The area’s escalating rent prices are not new news for Borderstan residents. Yet DC’s rising cost of living continues to make the headlines in publications such s The Huffington Post, The New York Times, Bloomberg Business Week and now, The Washington Post. (We even wrote a piece on the topic this summer – see “DC rent prices: How high is too high?“).
Erica Champion’s recent article in The Post, “DC’s hottest neighborhoods pull in region’s highest rent averages” discusses the District’s cost of living dilemma with regard to the city’s most popular living destinations.
“If ‘Beverly Hills 90210’ helped crystallize the notion that addresses do matter, stratifying the Washington area to analyze average apartment rent at the zip code level illuminates that fact,” wrote Champion in September.
DC’s Area’s Expensive Zip Codes
So where are the most expensive rental areas in DC?
On the list of the DC Metro area’s top 10 are zip codes 20008, 20009, 20001 and 20005, all of which encompass the entire Borderstan area (and its surrounding neighborhoods), from Dupont Circle to U Street and Shaw, and even Logan Circle, Columbia Heights and Adams Morgan. (See Census Frenzy: Ward 2 Population Up 16%, Ward 1 Up 4% and DC’s Population Boom.)
According to the article, most apartments located in these zip codes charge more than $2,000 in monthly rent, requiring a household income of at least $75,000 (43 percent more than the median renter household income in the region).
But despite high price tags, demand for apartment units in the region’s most sought after neighborhoods remains high, with an average occupancy rate of more than 96 percent, which is precisely why developers continue to build in these areas.
Champion attributes the demand in these areas to Metro access; a plethora of bars, restaurants and nightlife options; and retail establishments that cater to young affluent professionals.
DC residents pay a heavy price for living in the nation’s capital. Land of the free? No sir, it is not… not even close. In fact, DC is quickly becoming the land of high rent — a cost that continues to increase with no sign of slowing down.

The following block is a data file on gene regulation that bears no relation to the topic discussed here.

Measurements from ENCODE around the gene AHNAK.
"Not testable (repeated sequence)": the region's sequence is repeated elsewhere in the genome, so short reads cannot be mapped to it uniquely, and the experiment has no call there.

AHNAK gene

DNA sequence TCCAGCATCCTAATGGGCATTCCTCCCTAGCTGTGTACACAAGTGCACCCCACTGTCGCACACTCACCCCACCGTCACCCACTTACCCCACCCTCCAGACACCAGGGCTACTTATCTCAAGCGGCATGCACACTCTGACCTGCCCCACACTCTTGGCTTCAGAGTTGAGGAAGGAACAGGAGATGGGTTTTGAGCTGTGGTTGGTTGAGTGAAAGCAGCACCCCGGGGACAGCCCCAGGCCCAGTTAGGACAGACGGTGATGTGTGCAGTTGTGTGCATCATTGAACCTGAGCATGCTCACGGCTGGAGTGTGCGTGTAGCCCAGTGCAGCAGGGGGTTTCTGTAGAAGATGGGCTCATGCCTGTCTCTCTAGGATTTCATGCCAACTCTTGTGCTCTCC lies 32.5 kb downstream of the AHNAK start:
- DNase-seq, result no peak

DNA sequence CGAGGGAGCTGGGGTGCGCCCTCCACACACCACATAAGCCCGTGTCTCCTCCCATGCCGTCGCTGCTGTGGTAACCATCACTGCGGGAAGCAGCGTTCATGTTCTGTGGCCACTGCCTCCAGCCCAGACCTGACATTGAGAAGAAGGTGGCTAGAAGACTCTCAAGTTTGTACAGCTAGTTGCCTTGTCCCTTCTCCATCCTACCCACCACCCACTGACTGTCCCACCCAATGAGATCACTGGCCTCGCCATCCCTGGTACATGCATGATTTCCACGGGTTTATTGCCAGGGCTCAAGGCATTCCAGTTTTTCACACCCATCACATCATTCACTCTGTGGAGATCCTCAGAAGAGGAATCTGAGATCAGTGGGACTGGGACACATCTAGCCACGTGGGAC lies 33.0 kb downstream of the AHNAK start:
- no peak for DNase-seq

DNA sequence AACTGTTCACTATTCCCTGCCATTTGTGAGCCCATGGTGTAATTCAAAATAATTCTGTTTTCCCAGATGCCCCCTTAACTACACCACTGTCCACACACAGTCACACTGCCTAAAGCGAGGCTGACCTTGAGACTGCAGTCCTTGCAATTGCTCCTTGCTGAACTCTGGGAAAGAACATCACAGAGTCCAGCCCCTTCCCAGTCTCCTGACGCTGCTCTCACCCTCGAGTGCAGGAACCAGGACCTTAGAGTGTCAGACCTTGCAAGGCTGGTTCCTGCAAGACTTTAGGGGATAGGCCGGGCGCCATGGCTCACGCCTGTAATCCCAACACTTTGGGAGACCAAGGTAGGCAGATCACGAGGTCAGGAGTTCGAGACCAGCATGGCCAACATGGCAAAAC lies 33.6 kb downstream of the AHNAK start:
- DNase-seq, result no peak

In 2011, “Bloomberg Business Week” ranked DC as having one of the highest rent hikes in the country. According to the article, renters in the DC metro area see an annual increase of 7.4%, with the area’s rent average rounding out at $1,473 per month.
And while rent prices in District are not as high as New York and San Francisco, our city is not too far behind. Just this past spring, “The Huffington Post” published an article, based on a report released by the National Low Income Housing Coalition, that listed DC as the 10th most expensive city to live in with a side-by-side comparison of wages earned versus the cost of rent.
In our October 2011 reader poll follow-up, “Readers’ Rent Pain,” one local real estate agent said that the average prices in the 20009 zip code are around $1,400 for a studio, $2,000 for a one-bedroom and $3,000-plus for a two bedroom. “The real shocker is what’s happening with two-bedroom apartments; they are getting very expensive very fast.” Of the readers who took the poll, 36% reported paying more than $1,500 per month (that’s individual rent paid, not total price of shared apartments).
But rent hikes aren’t just hitting residents. DC’s own Shakespeare Theatre Company recently made headlines in “The New York Times” over a legal battle with its landlord, the Lansburgh Theatre. Last year, the Lansburgh told its 20-year tenant that the annual rent would jump from $70,000 to $480,000.
What’s Driving Rent Hikes?
So what’s driving this increase? For starters, the economy. Home ownership rates are at an all time low; people lost homes during the economic collapse, and others are waiting to purchase homes. Thus, rental properties are in demand. Moreover, lenders have returned to more restrictive lending practices when writing mortgages.
A second reason: The “booming” DC job market. Despite DC’s high unemployment rate (down now to 9.1 percent from 9.3 percent), the metro area still ranks high in job prospects. Federal government opportunities, private contractor jobs and an array of political positions make DC a very attractive city for recent college graduates, hungry for a job.
And last, but not least, DC’s revitalization of historic and traditionally lower-income areas. The 14th and U Streets corridor is just one example of the number of revitalization projects sweeping our city. Shaw, Columbia Heights, the Southwest Waterfront, Stadium/Armory, Capitol Hill (and the list goes on) are all areas under renovation, restoration and revitalization.
And what’s going in to these hip new neighborhoods? Brand new, expensive luxury apartments. And while these projects are vital to the growth of the city, they are simultaneously detrimental, since the increased cost of living in these areas displaces residents who can no longer afford to stay.
So I guess my question is this: How can DC be the country’s most livable city if no one can afford to live here? How high is too high and when will rent prices stop climbing?